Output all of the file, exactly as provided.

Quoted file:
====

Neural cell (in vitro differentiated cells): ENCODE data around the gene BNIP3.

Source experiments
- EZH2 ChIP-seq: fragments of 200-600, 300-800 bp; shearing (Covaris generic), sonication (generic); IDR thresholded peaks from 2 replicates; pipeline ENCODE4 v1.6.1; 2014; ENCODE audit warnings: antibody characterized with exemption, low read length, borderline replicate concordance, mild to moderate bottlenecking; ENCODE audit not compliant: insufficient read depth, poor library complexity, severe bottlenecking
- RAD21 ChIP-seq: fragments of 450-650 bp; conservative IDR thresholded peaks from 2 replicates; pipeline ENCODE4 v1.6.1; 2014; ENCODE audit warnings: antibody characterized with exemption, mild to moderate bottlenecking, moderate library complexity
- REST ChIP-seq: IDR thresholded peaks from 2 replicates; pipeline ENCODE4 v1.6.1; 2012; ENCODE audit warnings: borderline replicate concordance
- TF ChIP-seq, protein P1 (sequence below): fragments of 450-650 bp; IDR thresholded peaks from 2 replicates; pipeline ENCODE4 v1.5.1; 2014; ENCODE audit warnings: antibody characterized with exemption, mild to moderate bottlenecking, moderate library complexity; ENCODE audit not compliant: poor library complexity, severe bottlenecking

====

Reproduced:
Neural cell (in vitro differentiated cells): ENCODE data around the gene BNIP3.

Source experiments
- EZH2 ChIP-seq: fragments of 200-600, 300-800 bp; shearing (Covaris generic), sonication (generic); IDR thresholded peaks from 2 replicates; pipeline ENCODE4 v1.6.1; 2014; ENCODE audit warnings: antibody characterized with exemption, low read length, borderline replicate concordance, mild to moderate bottlenecking; ENCODE audit not compliant: insufficient read depth, poor library complexity, severe bottlenecking
- RAD21 ChIP-seq: fragments of 450-650 bp; conservative IDR thresholded peaks from 2 replicates; pipeline ENCODE4 v1.6.1; 2014; ENCODE audit warnings: antibody characterized with exemption, mild to moderate bottlenecking, moderate library complexity
- REST ChIP-seq: IDR thresholded peaks from 2 replicates; pipeline ENCODE4 v1.6.1; 2012; ENCODE audit warnings: borderline replicate concordance
- TF ChIP-seq, protein P1 (sequence below): fragments of 450-650 bp; IDR thresholded peaks from 2 replicates; pipeline ENCODE4 v1.5.1; 2014; ENCODE audit warnings: antibody characterized with exemption, mild to moderate bottlenecking, moderate library complexity; ENCODE audit not compliant: poor library complexity, severe bottlenecking